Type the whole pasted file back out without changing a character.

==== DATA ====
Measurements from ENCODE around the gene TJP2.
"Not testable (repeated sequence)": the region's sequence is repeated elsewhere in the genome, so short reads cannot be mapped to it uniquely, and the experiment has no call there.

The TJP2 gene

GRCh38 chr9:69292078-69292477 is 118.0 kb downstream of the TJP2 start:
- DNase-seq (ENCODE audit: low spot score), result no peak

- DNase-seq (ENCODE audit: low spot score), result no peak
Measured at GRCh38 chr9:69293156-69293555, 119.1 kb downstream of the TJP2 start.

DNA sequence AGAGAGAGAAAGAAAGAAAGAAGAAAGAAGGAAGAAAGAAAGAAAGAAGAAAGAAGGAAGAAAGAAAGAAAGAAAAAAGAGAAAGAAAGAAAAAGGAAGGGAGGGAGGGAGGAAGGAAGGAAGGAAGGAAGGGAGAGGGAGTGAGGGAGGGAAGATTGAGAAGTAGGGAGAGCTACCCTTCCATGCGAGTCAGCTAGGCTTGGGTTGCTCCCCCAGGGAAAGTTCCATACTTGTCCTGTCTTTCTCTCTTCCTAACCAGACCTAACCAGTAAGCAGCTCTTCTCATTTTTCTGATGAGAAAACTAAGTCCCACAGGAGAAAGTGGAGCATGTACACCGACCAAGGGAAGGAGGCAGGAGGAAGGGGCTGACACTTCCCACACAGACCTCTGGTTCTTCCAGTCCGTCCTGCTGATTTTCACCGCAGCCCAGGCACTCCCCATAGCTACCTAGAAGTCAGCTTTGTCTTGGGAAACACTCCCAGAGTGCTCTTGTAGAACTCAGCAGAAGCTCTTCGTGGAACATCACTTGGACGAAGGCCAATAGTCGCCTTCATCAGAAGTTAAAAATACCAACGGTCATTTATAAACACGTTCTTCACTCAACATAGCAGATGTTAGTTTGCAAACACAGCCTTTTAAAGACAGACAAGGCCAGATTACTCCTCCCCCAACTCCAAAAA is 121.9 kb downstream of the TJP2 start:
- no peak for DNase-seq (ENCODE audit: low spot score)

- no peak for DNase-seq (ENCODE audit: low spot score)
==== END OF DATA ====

Measurements from ENCODE around the gene TJP2.
"Not testable (repeated sequence)": the region's sequence is repeated elsewhere in the genome, so short reads cannot be mapped to it uniquely, and the experiment has no call there.

The TJP2 gene

GRCh38 chr9:69292078-69292477 is 118.0 kb downstream of the TJP2 start:
- DNase-seq (ENCODE audit: low spot score), result no peak

- DNase-seq (ENCODE audit: low spot score), result no peak
Measured at GRCh38 chr9:69293156-69293555, 119.1 kb downstream of the TJP2 start.

DNA sequence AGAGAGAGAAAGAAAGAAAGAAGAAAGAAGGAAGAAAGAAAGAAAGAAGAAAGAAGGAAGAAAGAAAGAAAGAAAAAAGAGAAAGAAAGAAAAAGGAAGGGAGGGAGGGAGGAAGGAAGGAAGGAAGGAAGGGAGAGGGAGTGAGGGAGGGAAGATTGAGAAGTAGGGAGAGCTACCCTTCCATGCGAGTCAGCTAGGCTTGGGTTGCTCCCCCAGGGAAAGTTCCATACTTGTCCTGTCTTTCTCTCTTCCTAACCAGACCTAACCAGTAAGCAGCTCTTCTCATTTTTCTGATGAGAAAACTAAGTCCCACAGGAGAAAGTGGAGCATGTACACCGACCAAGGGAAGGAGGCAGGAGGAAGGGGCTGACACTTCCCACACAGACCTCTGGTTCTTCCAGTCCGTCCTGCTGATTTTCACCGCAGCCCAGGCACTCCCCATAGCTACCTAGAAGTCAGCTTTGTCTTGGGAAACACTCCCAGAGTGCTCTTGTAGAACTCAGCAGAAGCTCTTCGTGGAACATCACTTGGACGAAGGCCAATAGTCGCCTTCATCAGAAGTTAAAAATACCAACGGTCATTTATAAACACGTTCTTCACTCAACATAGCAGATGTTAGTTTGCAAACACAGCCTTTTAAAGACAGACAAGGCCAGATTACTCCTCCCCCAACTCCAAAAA is 121.9 kb downstream of the TJP2 start:
- no peak for DNase-seq (ENCODE audit: low spot score)

- no peak for DNase-seq (ENCODE audit: low spot score)